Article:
(Latin: division according to rank; class, division, army, fleet)

aclassis (s), aclasses (pl) (noun forms)
1. The blending of abnormally developed tissue with normal tissue.
2. A pathological continuity between normal and abnormal tissue.
1. A number of people or things regarded as forming a group by reason of common attributes, characteristics, qualities, or traits; kind; sort.
2. A group of students meeting regularly to study a subject under the guidance of a teacher: "The class was ready for the quiz."
3. A meeting of a group of students for instruction.
4. A number of pupils in a school, or of students in a college, pursuing the same studies, ranked together, or graduated in the same year.
5. A social stratum sharing basic economic, political, or cultural characteristics, and having the same social position: "Politicians form a distinct class in some societies.
6. The system of dividing society; caste.
7. Social rank; especially, high rank.
8. The members of a given group in society, regarded as a single entity.
9. Any division of people or things according to rank or grade: "The book listed hotels by class, with the most luxurious ones listed first."
10. Excellence; exceptional merit.
11. any of several grades of accommodations available on ships, airplanes, and the such.
12. Informal, the best or among the best of its kind.
13. In biology, the classification of organisms, usually consisting of several orders.
14. The classes,the higher ranks of society, as distinguished from the masses.
15. Etymology: Latin classis originally denoted "the people of Rome under arms, the ancient Roman army".

Under the terms of the constitution attributed to Servius Tullius, a sixth-century B.C. King of Rome, the army and the people were divided into six classes, membership of each was based originally on the amount of land held and latterly on their wealth in monetary terms.

English first adopted the word in this antiquarian sense which provided the basis for the modern application to "social class", but its widespread use in the language probably began in the sense "group of pupils".

—Excerpts from Dictionary of Word Origins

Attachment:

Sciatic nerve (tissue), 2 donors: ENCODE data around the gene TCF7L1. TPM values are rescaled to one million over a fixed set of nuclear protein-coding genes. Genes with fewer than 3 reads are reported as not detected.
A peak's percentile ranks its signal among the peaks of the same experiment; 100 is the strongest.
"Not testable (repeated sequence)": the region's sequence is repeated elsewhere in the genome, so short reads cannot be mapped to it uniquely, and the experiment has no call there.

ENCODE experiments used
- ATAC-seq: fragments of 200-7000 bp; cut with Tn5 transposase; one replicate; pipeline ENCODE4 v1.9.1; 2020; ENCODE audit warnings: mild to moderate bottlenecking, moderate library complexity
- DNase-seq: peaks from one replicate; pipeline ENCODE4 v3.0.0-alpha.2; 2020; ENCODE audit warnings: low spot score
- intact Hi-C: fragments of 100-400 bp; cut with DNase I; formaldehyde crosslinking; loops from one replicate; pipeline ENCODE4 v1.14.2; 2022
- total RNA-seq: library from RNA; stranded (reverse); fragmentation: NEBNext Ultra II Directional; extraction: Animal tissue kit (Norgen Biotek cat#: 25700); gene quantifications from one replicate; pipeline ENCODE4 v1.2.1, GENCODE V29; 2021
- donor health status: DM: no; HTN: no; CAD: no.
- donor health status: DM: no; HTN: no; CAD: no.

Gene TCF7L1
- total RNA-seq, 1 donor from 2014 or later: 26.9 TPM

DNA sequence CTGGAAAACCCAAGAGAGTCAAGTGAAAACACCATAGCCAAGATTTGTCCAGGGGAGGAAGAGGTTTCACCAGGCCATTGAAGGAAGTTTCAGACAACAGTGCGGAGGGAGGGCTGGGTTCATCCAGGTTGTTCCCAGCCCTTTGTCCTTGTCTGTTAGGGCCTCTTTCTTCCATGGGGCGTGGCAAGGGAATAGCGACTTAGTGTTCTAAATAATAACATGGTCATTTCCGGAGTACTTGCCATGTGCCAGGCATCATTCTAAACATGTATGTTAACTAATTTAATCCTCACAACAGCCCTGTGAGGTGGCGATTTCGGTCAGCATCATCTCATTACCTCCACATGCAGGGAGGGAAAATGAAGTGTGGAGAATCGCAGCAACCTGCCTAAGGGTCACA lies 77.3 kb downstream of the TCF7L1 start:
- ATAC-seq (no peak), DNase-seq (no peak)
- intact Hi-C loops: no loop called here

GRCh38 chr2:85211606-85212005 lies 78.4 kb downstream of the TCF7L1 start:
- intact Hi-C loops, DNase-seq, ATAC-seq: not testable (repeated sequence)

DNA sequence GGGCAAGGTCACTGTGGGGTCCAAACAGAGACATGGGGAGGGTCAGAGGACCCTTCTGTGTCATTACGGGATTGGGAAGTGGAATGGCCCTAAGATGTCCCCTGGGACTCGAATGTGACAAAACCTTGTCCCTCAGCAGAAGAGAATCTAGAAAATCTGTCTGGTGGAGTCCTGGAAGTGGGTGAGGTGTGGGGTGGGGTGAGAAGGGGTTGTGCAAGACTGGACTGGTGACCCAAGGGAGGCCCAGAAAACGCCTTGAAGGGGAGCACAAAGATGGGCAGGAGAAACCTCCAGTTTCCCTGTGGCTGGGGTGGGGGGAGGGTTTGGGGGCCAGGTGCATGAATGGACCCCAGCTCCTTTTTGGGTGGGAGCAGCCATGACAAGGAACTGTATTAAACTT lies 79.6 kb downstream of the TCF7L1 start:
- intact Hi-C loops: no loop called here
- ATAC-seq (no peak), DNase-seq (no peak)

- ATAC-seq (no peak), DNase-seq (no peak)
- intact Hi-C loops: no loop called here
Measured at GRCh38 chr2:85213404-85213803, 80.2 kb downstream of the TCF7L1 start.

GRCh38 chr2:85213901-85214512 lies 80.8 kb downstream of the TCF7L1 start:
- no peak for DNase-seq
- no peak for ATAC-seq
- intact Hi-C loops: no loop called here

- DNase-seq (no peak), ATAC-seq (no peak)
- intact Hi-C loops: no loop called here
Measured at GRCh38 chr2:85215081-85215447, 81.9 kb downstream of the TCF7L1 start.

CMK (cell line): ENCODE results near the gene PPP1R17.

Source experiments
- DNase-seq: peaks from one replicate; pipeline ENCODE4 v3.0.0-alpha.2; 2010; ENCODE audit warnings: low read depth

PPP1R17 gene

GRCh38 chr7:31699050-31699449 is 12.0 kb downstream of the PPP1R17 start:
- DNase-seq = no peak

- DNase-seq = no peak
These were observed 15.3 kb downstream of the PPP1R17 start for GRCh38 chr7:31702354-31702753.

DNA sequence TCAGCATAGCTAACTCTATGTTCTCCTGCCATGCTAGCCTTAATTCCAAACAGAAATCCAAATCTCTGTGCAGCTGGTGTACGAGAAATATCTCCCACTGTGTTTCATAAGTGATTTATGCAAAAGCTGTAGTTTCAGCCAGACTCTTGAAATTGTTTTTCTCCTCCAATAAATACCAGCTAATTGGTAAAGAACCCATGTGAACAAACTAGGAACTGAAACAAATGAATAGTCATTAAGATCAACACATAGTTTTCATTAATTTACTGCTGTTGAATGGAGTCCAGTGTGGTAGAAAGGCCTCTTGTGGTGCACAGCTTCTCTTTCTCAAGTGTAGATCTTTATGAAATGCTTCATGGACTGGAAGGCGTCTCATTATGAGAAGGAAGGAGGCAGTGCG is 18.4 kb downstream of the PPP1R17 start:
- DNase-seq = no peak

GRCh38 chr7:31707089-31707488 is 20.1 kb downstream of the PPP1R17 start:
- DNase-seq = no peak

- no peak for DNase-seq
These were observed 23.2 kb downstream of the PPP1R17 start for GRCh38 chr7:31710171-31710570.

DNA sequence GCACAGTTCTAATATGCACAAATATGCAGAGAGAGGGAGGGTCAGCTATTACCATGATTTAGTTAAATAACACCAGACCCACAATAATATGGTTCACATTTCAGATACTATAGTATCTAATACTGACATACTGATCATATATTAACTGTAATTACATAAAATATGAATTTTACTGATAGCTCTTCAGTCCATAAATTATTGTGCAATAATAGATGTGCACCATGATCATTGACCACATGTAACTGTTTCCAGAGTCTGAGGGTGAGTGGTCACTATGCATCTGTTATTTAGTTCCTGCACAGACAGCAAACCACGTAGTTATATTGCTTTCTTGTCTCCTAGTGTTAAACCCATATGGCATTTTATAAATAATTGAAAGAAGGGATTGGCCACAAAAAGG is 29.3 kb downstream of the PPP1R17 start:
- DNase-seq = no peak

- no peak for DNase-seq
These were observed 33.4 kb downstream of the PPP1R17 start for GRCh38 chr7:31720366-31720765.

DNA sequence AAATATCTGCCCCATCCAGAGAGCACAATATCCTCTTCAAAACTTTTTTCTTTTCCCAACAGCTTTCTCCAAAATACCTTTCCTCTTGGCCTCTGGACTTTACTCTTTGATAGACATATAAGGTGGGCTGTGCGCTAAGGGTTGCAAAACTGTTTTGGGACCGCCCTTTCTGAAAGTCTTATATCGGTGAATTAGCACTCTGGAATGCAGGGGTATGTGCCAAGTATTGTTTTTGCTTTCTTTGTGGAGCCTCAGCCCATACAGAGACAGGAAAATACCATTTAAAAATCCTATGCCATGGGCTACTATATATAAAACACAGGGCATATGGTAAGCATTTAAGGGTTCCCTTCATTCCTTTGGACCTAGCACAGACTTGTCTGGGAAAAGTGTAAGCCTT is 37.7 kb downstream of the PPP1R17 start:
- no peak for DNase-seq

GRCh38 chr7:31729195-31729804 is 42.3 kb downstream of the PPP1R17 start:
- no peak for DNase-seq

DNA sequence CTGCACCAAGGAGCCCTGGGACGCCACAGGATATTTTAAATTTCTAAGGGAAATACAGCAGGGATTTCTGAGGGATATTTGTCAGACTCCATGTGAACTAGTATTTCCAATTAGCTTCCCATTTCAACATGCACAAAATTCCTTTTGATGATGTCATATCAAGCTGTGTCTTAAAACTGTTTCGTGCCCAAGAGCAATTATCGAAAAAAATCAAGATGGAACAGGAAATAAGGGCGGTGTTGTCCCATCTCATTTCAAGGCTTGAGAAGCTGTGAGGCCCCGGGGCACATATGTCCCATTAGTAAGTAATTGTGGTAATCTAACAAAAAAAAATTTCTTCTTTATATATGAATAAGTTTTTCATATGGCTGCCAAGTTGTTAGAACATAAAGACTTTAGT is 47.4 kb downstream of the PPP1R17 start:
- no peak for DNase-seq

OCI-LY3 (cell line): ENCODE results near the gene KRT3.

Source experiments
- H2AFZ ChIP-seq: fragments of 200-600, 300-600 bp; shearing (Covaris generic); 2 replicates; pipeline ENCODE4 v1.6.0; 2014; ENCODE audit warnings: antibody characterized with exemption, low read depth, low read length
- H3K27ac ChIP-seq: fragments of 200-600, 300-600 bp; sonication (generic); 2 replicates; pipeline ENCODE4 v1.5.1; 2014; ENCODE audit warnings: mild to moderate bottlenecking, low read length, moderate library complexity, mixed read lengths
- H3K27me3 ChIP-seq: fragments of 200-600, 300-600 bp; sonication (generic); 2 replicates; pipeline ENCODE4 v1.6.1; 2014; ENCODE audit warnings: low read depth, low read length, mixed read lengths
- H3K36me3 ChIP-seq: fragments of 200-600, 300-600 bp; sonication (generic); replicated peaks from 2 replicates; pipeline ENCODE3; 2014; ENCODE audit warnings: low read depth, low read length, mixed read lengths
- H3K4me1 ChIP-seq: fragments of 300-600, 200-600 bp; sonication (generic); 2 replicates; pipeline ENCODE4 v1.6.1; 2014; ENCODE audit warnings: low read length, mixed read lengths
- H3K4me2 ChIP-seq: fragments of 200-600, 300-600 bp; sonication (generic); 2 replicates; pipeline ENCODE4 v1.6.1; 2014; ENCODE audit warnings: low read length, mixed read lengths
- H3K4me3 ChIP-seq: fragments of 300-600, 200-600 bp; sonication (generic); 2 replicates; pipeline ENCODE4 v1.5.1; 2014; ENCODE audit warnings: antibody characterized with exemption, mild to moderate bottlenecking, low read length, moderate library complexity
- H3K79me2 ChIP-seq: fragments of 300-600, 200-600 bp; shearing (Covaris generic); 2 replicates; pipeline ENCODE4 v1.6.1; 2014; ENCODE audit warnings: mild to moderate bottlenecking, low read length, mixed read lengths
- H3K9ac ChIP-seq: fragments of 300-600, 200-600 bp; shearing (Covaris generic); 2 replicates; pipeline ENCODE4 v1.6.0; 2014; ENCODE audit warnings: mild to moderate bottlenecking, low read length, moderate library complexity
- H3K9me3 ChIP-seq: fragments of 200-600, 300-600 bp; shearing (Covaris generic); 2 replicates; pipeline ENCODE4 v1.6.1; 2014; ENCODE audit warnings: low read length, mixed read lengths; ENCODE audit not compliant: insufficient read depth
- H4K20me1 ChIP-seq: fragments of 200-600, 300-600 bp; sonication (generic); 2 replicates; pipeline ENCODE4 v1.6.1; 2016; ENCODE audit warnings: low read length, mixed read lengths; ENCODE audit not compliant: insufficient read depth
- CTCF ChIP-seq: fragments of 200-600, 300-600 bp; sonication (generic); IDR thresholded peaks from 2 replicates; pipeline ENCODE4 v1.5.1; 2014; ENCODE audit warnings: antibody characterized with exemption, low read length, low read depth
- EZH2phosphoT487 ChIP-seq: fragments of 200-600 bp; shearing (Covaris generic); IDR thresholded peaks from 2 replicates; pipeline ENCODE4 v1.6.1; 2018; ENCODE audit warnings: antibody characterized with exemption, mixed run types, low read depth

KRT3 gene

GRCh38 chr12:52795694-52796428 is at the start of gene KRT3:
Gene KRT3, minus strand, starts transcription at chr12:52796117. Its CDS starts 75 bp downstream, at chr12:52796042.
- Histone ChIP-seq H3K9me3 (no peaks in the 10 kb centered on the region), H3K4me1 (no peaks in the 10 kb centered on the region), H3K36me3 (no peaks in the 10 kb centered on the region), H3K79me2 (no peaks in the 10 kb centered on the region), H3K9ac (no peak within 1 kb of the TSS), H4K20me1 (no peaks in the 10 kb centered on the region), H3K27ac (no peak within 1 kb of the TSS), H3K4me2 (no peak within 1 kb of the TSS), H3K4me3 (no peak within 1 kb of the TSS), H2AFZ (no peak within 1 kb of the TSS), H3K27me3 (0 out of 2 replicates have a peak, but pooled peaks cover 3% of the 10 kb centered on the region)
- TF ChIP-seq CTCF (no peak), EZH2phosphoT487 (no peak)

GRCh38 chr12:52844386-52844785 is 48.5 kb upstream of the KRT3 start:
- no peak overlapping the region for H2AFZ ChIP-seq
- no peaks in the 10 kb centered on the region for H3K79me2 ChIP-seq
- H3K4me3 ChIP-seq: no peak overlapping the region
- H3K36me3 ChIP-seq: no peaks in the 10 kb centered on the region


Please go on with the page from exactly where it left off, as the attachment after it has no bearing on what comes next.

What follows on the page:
by John Ayto, Arcade Publishing, New York, 1990.

Of all the pictures that are being painted and exhibited, one from among them always has a chance of becoming a classic.

Here is a term with a slight touch of snobbery about it, because the roots of classic are in the Latin word classicus, which meant "of the first rank" and was applied to the upper and better classes of Rome.

—From Word Origins and Their Romantic Stories
by Wilfred Funk, Litt. D., Grosset & Dunlap, New York, 1950.
My wife, the children, me
Inequality of the classes
in my own home.
—A Japanese senryu, a form of short poetry,
in which the author (unknown) ranks his
family members in descending order of power.
classical archaeology, classical archeology (s) (noun); classical archaeologies; classical archeologies (pl)
A field within historical archaeology specializing in the study of Old World Greek and Roman civilizations, their antecedents, and their contemporaries: Many archaelolgists were interested in studying classical archaeology describing the societies they had perused in written works in Greek and Latin.
classical education
1. Characteristic of a form or system felt to be of first significance before modern times.
2. A recognized authority or excellence.
3. Relating or belonging to the ancient Greeks or Romans or their cultures; such as, classical literature or a classical scholar.
4. In the style of ancient Greece or Rome, especially in architecture.
5. A reference to music that is considered serious or intellectual and is usually written in a traditional or formal style; which is opposed to such genres as pop, rock, and folk music.
6. A description of the style of music composed in Europe in the 18th and 19th centuries.
7. Consisting of or involving the study of the ancient Greek and Latin languages and literature; such as, a classical education.
1. The study of the languages, literature, and cultures of ancient Greece and Rome.
2. The branch of the humanities which includes the languages, literature, philosophy, history, art, archaeology, and other culture of the ancient Mediterranean World; especially, of Ancient Greece and Ancient Rome during the classical era.
classifiable (adjective) (not comparable)
Possessing the faculty of being categorised or catalogued: All the new books on the table are classifiable and to be arranged on correctly on the shelves.